• The company name needs something thatʼs modern and really implies it is the best.
  • The name needs to be elegant and immediately sound like a high-end brand.
  • The name needs to reinforce a modern professional image.

The next step in this process might be to come up with different ideas and images that convey in the name those things which are inherently linked to your brand. Instead of focusing on the descriptive element about what you sell, you might focus on expressing one or two other core concepts. For instance, when I started my second company, I needed a name that conveyed a professionally developed product. My white board was a real mess of words and phrases but I finally chose two simple basic words and added Corporation to yield the Dental Research Corporation. I would suggest instead of starting off with a white board resembling my mess, you might refine your ideas down to three to six of the words or themes and styles that are most essential to your brand. 

Once you select a style, theme and purpose, be sure to identify areas to avoid. With so many trademarks out there and only about 172,000 words in the English language, the freedom to use any particular English word has been diminished. The common areas to avoid are: 

  • Single English words
  • Power words — like force, united, omni, icon
  • Symbolic words — like bridge, spring, sage, rocket 

But just because you canʼt use a stand-alone word does not mean you canʼt combine these words into something original. Types of names that have been attached to powerful brands have included: 

  • Blends — Groupon, OptinMonster
  • Compounds — SnapChat, WordPress
  • Symbolic — Haute and Bold, Crate & Barrel
  • Transmutations — Zappos, Zumba
  • Visual — Ice Mountain, Red Bull

While compounds and transmutations are great, I recommend that you say the words out loud to make sure they stay within the following three guidelines:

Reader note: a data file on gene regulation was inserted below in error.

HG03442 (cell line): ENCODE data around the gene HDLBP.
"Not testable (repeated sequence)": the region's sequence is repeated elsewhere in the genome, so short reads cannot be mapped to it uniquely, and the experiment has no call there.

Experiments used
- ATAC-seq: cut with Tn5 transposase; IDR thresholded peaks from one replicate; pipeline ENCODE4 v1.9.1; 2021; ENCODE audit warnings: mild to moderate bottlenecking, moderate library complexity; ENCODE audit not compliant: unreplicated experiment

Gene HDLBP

• Is the name easy to say? It should roll off your tongue, rather than twist it. 
  • Is the name easy to hear? Consumers should be able to hear your brand name, then quickly tap it into Google or DuckDuckGo to find you. 
  • Is the name easy to spell? Simple misspellings such as Flickr, Xero and Lyft are much easier to trademark, but if they are hard to spell, problems might result.

After creating a shortlist of potential brand names, think about seeking outside input to help you choose the best of the refined name list. Try to choose impartial evaluators that match your target market. Then, present the evaluators with a shortlist of four to seven names that meet your initial criteria. At this stage, it is important not to overshare or influence their decisions. Simply ask which brand they would be most interested in learning more about, and which name best aligns with your core principles.

These are just some thoughts that might be help you come up with a company name that will capture attention, stick in peopleʼs minds and stand the test of time. Remember: When it comes to naming a brand, choosing the business name requires patience and creativity.

For more thoughts about starting a business, read Business Startup Checklist and Branding Mistakes.

Copyright ©John Trenary 2022